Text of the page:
Even the best natural storytellers benefit from years of practice. Think about that as “on-the-job learning.” But most of us have to learn how to tell a good story starting from the basics. Because we weren’t natural storytellers, we didn’t gravitate to practicing on the job for years. And over time, our confidence suffered.
Don’t worry. If you can learn to make a widget or provide a service, you can certainly learn to tell a story — particularly if that story will help you sell more widgets or services!
Most important: make the story compelling and memorable.
Compelling and Memorable
Most people talk about stories and describe them as good, great, cool, fun, etc. Qualifiers like these are completely subjective. And while almost everything qualifies as “subjective” to some degree, using the words compelling and memorable is more helpful to helping us understand what makes a story valuable for your business.
Compelling: This means that the story grabs your attention. You are compelled to listen, read, and watch. I’m not naïve enough to think that many business stories will provide edge-of-your-seat gripping intensity. But compelling, yes. Even captivating. The right business stories grab the audience’s attention just like the right salesperson hooks a prospect.
Memorable: As business owners and employees, we attribute special meaning to some of our stories. They color the fabric of our time together, the ups and downs of our business life, the solidarity of being “in it together.” They often provide reasons for getting up each day and going to work – reasons we repeat to friends and loved ones on a regular basis.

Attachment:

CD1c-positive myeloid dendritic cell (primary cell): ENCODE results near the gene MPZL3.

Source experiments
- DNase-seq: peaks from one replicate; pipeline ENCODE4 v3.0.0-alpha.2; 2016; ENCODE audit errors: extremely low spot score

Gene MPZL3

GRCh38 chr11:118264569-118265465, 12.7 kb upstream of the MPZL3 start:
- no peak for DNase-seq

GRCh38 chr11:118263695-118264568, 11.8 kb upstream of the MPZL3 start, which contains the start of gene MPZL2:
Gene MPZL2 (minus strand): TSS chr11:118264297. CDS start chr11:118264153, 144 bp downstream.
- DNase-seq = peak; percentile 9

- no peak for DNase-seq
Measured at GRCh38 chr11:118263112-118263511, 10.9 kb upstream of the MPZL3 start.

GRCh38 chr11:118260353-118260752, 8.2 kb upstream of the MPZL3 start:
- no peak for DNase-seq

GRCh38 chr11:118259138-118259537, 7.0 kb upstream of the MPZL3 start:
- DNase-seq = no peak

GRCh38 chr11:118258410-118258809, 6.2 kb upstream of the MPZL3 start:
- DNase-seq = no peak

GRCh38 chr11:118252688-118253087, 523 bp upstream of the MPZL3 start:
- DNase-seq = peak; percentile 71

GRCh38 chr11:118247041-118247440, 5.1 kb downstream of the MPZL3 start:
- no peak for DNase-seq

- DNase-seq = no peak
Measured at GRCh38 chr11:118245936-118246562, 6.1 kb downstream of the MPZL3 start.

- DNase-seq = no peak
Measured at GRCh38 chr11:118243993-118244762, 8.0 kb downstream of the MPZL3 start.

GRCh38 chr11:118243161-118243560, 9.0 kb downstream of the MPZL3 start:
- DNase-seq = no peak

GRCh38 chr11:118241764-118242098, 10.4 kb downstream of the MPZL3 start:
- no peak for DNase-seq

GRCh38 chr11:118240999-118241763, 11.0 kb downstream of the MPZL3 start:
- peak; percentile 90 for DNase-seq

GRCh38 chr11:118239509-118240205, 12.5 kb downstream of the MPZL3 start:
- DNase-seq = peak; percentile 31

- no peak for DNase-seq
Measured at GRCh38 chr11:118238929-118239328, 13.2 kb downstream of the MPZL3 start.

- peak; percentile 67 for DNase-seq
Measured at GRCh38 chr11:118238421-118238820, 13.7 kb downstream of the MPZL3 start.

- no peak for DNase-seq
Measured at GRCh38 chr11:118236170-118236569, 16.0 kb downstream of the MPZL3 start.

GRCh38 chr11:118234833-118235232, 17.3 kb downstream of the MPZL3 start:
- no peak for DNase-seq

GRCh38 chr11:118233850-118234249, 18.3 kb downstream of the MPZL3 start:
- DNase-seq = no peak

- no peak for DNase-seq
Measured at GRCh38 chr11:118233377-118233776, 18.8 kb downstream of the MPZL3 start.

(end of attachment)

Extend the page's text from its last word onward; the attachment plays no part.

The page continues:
And then there are customers. In a fiercely competitive landscape, it’s tough to get a new customer. Keeping that customer happy is even tougher. What we call brand loyalty involves getting customers to remember compelling stories about our business and their interactions with it.
In addition, we all know that one of the best ways to market ourselves is when other people market for us – in other words, word of mouth marketing. If our audiences remember the great stories about our business, they will much more easily share them with their friends. In a time when the networked world makes sharing easier than ever, it pays to have plenty of good stories to share.
This is a modified excerpt from “I Killed a Rabid Fox with a Croquet Mallet: Making Your Business Stories Compelling and Memorable” now available on Amazon.
Nicolas Boillot is CEO of HB, an integrated marketing agency focused on clean-tech, high-tech and medical technology markets. Nicolas developed his keen interest in clean technology in the early 1990s when he spent two years at the University of Minnesota’s Limnological Center working for a leading global climatologist. Author of the forthcoming book, "I Killed a Rabid Fox with a Croquet Mallet and Other Stories to Make Your Business Memorable," Nicolas regularly speaks on branding, marketing and PR topics. He is also a co-founder of Middlebury College’s intensive winter term program, MiddCORE – Creativity, Opportunity, Risk and Entrepreneurship.